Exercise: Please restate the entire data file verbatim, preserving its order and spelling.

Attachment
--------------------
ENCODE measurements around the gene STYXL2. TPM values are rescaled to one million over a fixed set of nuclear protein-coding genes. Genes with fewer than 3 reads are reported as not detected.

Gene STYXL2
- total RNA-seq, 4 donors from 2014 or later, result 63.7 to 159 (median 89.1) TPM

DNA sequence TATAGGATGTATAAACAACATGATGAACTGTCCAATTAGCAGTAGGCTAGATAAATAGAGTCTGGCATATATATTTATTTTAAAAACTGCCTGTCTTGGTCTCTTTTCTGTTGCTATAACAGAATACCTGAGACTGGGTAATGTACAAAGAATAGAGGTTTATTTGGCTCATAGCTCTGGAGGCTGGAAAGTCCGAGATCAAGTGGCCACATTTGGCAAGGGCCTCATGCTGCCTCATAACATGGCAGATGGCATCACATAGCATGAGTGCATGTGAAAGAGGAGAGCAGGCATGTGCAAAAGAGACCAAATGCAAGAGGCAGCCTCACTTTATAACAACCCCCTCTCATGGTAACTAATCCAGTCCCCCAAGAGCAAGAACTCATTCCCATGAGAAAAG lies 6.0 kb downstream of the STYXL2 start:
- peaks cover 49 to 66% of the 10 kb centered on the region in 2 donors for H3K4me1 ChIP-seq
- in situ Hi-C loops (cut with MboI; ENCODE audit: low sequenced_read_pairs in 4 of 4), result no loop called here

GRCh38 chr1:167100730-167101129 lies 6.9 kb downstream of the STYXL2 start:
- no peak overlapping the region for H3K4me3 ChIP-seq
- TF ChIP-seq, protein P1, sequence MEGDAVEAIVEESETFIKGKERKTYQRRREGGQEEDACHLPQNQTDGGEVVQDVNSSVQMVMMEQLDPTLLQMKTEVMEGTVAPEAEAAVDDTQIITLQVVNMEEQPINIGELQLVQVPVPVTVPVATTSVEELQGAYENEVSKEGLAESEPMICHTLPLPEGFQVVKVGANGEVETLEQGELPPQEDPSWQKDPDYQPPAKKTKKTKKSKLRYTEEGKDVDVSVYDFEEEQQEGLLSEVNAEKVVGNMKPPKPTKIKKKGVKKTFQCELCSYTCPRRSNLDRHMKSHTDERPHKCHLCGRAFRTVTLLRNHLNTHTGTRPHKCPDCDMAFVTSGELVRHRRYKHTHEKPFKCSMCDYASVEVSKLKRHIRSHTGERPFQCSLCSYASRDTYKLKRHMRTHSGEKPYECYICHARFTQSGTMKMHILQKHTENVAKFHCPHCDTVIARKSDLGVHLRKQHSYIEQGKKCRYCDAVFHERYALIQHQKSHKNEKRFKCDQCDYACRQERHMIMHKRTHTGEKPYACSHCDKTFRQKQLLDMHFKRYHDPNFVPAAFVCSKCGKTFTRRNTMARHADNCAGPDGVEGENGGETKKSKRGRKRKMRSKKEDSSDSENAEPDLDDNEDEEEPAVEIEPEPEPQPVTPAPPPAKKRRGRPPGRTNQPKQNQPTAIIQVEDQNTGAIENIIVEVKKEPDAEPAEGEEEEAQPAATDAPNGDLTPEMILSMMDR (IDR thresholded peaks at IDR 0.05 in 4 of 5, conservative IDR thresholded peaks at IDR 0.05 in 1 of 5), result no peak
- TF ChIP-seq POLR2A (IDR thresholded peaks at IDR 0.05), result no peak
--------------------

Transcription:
ENCODE measurements around the gene STYXL2. TPM values are rescaled to one million over a fixed set of nuclear protein-coding genes. Genes with fewer than 3 reads are reported as not detected.

Gene STYXL2
- total RNA-seq, 4 donors from 2014 or later, result 63.7 to 159 (median 89.1) TPM

DNA sequence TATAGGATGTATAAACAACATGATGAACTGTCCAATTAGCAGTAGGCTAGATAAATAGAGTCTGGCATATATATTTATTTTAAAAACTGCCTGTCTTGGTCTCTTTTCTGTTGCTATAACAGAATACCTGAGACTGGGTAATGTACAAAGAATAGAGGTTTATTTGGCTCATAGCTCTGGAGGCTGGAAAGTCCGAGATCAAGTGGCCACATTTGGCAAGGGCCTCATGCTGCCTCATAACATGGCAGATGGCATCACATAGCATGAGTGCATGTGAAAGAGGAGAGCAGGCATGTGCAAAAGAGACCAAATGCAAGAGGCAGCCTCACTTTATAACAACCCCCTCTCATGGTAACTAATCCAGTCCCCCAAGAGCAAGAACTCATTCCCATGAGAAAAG lies 6.0 kb downstream of the STYXL2 start:
- peaks cover 49 to 66% of the 10 kb centered on the region in 2 donors for H3K4me1 ChIP-seq
- in situ Hi-C loops (cut with MboI; ENCODE audit: low sequenced_read_pairs in 4 of 4), result no loop called here

GRCh38 chr1:167100730-167101129 lies 6.9 kb downstream of the STYXL2 start:
- no peak overlapping the region for H3K4me3 ChIP-seq
- TF ChIP-seq, protein P1, sequence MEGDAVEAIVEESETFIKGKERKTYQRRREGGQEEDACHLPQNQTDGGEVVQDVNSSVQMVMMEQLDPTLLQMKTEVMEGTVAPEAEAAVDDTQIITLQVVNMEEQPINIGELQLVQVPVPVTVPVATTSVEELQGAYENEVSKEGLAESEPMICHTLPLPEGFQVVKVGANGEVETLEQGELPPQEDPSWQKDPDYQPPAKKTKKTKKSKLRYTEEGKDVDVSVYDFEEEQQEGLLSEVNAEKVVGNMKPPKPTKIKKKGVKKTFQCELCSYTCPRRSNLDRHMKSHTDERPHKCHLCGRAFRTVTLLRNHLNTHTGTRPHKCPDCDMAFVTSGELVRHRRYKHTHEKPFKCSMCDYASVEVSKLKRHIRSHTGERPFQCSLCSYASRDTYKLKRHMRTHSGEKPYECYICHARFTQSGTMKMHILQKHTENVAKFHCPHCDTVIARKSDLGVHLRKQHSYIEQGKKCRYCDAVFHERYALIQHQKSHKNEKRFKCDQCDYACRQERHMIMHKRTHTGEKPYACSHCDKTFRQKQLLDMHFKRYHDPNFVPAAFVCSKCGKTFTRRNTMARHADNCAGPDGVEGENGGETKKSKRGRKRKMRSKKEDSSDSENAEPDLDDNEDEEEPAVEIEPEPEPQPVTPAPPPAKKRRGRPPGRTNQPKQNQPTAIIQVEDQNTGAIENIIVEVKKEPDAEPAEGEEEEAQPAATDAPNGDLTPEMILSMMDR (IDR thresholded peaks at IDR 0.05 in 4 of 5, conservative IDR thresholded peaks at IDR 0.05 in 1 of 5), result no peak
- TF ChIP-seq POLR2A (IDR thresholded peaks at IDR 0.05), result no peak